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Instant Messaging Makes You Think Faster
Want to feel years younger without hair coloring? Start instant messaging with friends, colleagues and family members. Get a cool picture or symbol for your Buddy Icon and start typing. Imagine your son’s surprise when he goes online to update his MySpace page and you see that he’s available on your Buddy List. It will be even funnier if it’s 1:30 a.m. and he’s wondering what the hell you’re doing up at the same time as him.
For the uninitiated, instant messaging allows you to type a message (in real time, as opposed to fake time?) to anyone on your buddy list whose status light indicates they are currently online. You need their instant messaging address and they need yours in order to engage in this instant reciprocal messaging.
So your brother in law could be minding his own business (using Google to research baldness cures), when suddenly he gets an alert on his screen and a little text bubble pops up with a message from you.
You say something like, “Stop looking at internet porn and mow the lawn.”
Then he writes back, “If I was looking at porn, you think I would leave my Available indicator on so you could instant message me? Besides, minoxidil does not qualify as porn.”
And he replies, “Buzz off. See you for tennis on Sunday.”
Then the chat dialogue box disappears and the party is over. I look at my buddy list and see that his status now reads, “Don’t bug me.”
The “instant” quality is only instant if you can type fast. If you IM with a slow typist, you see a white text bubble that stays empty until the person finishes typing their message. If they are long-winded or slow typists, you can fall asleep waiting for the reply to pop up. That’s one reason teenagers have for years been text messaging in shorthand, with numbers that stand in for longer phrases and short-cuts such as, “u r 2 funny.” The advent of email brought about abbreviations such as LOL for laughing out loud, IMHO for in my humble opinion, BTW for by the way, or PROLLY for probably, so if you want to save some keyboard strokes, you might want to Google one of the many pages devoted to email abbreviations.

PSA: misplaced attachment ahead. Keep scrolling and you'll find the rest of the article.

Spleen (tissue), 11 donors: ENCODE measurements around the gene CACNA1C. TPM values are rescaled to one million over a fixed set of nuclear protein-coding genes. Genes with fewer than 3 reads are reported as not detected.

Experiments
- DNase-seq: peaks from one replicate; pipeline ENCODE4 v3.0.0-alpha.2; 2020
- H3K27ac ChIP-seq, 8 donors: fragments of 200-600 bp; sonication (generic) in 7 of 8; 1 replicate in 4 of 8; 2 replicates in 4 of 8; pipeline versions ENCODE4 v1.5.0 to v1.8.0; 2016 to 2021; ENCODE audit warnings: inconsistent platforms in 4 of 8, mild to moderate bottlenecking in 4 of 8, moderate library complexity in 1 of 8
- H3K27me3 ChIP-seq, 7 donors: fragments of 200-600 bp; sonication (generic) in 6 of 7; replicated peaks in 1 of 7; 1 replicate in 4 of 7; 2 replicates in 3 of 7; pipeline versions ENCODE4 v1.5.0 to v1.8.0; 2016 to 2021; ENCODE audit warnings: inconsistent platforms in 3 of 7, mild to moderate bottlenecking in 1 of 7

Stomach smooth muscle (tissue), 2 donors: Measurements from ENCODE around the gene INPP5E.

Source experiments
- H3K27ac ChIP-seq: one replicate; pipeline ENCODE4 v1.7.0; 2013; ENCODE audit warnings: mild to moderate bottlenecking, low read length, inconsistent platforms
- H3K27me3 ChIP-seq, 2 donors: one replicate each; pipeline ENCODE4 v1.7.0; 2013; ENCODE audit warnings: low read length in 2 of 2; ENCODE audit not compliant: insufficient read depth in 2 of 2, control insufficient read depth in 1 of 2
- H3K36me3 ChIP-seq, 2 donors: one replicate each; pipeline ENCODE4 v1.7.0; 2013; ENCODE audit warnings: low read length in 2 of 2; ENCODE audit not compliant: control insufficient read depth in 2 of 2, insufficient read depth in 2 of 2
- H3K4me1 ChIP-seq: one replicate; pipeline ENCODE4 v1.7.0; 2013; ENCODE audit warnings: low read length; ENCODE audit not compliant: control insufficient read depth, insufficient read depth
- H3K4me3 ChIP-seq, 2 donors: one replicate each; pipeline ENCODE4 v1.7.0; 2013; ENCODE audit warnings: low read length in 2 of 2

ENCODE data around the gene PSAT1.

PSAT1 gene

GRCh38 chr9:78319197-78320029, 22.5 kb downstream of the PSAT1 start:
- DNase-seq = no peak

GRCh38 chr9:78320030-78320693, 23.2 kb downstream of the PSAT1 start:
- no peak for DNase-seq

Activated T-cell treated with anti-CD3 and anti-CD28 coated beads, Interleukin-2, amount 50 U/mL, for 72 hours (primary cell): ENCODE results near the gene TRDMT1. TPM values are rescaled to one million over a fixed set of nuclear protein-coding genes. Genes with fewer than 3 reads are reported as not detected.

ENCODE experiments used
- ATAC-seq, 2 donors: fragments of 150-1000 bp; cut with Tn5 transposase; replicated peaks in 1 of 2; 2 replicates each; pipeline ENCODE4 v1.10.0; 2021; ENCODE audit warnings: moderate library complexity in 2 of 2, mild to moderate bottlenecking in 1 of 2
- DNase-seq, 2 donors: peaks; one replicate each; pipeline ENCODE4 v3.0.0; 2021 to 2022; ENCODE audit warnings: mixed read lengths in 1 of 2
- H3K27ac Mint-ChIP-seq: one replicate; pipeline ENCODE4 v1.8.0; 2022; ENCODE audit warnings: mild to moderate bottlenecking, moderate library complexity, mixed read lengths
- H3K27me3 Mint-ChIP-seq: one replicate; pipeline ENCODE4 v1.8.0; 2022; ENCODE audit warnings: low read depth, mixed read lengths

So what r u waiting 4? Get started this instant. Sign up for a free account with AOL, or Google Talk, Jabber, Yahoo Messenger, or any of the others. And remember one very important tip. You don’t have to answer an instant message. Even if your status is “available,” you don’t have to reply. You can always just say no.
Jay Harrison is a graphic designer and writer whose work can be seen at DesignConcept. He's written a mystery novel, which therefore makes him a pre-published author.
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